Saddam singled out the oil weapon as crucial leverage, hailing the 1973 Arab oil embargo. Then in May he called for a new embargo against the United States to force a change in its Middle East policy. This was of a piece with what later produced his invasion of Kuwait-his fury at the overproduction of oil by Kuwait and the United Arab Emirates, which held prices down and denied Iraq the revenue needed to sustain its economic and military surge.
Saddam's anti-Americanism was not a passing whim. In his February 1990 speech he denounced the U.S. naval presence in the gulf, even though it was far diminished from its wartime peak (and had been there largely to protect Iraq's own lifeline to the outside world). He focused blame on the United States for changes in Soviet policy harmful to the Arabs. Later he reacted bitterly to a Voice of America editorial broadcast that listed Iraq among countries not yet democratic. He chafed at the U.S.-British police operations that blocked his illegal acquisition of nuclear triggering devices and tubing for a "supergun." His threat in early April to use chemical weapons against Israel if attacked is well known, but he is also on record as saying in May that if his missiles could hit Washington, he would try that too, "as necessary."
Sometimes paranoids can have real enemies, or real fears. But anti-Americanism is also a weapon of convenience for radicals. The evidence seems stronger that, by his own choice and for his own reasons, Saddam Hussein made himself a strategic adversary of the United States. The "American threat" was a foil, or an excuse, for regional ambitions he now saw himself in a position to fulfill.
The United States and its Arab friends were undeniably slow to react to this transformation. They clung too long to the hope that it was not as decisive as it appeared and that some convergence of interest might remain. But the United States responded brilliantly and courageously to the August 2 invasion of Kuwait. It quickly grasped the strategic reality that now required it to step in as the counterweight to Iraq's assault on the regional balance. By a historic blunder, Saddam had brought about precisely the American entry into the region that he had portrayed as his worst nightmare. And the United States saw correctly that only the crushing defeat of Saddam would minimize the strategic threat he posed.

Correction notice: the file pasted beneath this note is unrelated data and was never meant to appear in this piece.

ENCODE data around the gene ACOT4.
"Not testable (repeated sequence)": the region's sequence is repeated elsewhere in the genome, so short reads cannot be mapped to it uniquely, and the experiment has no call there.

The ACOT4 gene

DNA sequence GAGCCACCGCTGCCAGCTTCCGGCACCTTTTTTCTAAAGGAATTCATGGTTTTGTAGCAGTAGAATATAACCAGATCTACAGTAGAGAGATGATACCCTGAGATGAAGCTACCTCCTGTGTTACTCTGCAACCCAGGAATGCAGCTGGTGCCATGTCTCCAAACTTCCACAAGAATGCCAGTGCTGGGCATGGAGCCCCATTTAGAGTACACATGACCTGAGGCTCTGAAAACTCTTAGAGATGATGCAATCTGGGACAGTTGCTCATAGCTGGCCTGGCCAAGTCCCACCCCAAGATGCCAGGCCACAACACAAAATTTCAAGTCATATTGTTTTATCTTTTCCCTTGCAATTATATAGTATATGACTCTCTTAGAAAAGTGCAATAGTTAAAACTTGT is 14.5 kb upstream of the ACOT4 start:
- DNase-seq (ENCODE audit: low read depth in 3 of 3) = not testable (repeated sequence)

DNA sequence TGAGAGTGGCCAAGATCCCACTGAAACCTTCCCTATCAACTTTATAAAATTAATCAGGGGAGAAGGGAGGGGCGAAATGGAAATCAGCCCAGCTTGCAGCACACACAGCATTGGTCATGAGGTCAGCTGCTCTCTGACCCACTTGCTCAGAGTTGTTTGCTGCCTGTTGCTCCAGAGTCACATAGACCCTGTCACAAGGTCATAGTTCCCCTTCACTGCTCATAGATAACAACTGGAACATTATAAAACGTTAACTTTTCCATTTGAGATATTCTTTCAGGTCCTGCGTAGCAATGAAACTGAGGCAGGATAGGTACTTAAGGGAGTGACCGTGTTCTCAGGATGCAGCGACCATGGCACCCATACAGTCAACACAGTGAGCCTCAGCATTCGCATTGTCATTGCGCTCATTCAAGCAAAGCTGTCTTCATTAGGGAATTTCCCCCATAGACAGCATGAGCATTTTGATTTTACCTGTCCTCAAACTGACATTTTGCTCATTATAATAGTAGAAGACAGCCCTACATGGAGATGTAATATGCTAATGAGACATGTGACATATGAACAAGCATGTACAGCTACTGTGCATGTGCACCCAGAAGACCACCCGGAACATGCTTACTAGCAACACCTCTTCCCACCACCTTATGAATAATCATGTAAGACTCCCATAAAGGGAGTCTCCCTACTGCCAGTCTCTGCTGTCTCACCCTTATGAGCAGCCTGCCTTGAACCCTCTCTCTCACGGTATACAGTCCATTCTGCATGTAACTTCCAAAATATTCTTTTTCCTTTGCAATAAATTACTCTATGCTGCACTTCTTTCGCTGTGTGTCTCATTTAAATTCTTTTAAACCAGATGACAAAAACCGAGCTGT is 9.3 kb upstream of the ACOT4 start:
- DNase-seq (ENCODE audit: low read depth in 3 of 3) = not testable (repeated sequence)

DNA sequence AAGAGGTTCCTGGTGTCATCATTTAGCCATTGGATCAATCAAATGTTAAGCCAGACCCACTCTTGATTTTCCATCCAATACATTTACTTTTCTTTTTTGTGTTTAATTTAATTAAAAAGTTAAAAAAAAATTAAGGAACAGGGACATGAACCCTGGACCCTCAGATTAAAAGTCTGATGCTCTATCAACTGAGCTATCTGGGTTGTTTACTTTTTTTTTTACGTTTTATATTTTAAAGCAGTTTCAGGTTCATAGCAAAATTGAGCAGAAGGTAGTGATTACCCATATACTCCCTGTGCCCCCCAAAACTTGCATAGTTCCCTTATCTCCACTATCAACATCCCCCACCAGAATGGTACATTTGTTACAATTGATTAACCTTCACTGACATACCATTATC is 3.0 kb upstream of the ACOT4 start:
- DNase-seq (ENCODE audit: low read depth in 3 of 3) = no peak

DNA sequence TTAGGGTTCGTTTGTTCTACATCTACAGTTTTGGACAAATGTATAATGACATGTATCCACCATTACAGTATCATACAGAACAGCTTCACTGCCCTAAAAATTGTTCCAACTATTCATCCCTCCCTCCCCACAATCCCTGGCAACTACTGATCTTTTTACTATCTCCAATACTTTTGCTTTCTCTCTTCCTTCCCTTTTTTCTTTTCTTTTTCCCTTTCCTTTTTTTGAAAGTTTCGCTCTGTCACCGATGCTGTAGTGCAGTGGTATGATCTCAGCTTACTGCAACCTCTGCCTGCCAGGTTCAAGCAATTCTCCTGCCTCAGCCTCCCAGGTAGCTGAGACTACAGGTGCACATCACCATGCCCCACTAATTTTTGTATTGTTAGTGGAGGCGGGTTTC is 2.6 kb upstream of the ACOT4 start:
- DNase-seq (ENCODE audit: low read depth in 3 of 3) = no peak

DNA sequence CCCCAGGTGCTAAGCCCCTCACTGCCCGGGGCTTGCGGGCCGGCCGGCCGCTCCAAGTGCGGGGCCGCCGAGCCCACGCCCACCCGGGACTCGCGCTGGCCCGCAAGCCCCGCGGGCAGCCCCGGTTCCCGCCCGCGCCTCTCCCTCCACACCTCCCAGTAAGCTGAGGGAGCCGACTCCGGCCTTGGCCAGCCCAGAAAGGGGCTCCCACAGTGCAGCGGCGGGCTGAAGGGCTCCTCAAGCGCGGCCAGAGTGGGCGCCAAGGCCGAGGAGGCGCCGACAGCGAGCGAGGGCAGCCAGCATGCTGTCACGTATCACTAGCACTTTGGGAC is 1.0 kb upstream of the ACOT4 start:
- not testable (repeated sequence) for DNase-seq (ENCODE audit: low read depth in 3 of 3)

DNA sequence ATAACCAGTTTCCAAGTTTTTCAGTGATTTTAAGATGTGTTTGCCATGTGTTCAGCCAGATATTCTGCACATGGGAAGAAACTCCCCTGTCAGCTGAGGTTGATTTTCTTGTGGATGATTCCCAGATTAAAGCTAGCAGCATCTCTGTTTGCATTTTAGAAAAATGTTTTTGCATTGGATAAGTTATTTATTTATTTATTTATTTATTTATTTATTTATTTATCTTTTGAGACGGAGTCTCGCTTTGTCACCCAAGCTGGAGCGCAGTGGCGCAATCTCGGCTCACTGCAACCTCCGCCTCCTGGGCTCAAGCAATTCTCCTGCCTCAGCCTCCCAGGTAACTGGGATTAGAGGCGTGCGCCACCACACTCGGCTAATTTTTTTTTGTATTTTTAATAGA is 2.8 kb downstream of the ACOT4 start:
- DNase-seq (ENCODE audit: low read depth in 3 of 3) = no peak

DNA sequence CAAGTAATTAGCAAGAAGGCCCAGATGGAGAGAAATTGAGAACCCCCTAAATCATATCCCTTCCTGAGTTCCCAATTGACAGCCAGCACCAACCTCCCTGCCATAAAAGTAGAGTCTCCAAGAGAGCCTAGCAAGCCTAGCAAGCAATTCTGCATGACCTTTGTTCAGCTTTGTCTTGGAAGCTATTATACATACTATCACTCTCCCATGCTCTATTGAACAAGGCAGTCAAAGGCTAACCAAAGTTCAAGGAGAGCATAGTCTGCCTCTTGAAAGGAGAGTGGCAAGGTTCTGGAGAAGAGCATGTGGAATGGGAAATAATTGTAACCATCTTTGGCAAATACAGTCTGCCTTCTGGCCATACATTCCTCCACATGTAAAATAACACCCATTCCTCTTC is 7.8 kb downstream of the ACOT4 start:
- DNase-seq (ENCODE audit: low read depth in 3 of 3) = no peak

The United States has now set itself the task of helping shape a new regional balance out of the debris of the second Gulf War-hoping to prevent a third. Every country in the region has felt the effects, internally and externally. New alignments are forming. It is out of this fluidity that the United States might, or might not, be able to create a new order in the Middle East.
In Saudi Arabia the shock of the invasion of Kuwait brought an unaccustomed clarity and decisiveness to Saudi policy. Yet the invitation to American forces exacerbated strains within the kingdom, including pressures from Islamic clerics who charged the royal family with betraying the land of the Two Holy Mosques to the infidels. Simultaneously and contradictorily, it tempted a disaffected intelligentsia to press harder for liberal reforms. Saudi leaders pinned their hopes on an early decisive victory over Saddam Hussein to restore the kingdom's security and make possible the early withdrawal of foreign troops; they feared any outcome, diplomatic or military, that left them with the Iraqi threat intact and a continuing dependence on foreign forces. They claimed not to fear the tumultuous consequences of a war, or else they feared it less than a prolongation of the crisis. Having committed themselves, they saw no alternative to victory.
In the short run, the achievement of that victory has boosted Saudi self-confidence. Yet the crisis has also been a shock to the delicate internal balance of the Saudi system. It is in the longer run that the premise of American policy will be tested-namely, the conviction that the defeat of Saddam Hussein will sustain the courage of moderates. Before the war, Saudi leaders talked confidently of a "new thinking" in their policy that would emerge after victory. They promised a more assertive Saudi role, in partnership with Egypt, in promoting the peace process and taming the Syrians. They implied an end to the policy of paying protection money to radical forces, particularly the Palestine Liberation Organization (PLO). They said they were prepared for full peace and normalization of relations with Israel, if the Palestinian problem could be solved. They implied a warmer and more open relationship with the United States, though, as noted, they hoped its military presence could return to something like its previous over-the-horizon discreetness. They promised bolder internal reform, facing down the clerics with the confidence that would come from vindication in their winning gamble against the Iraqi leader.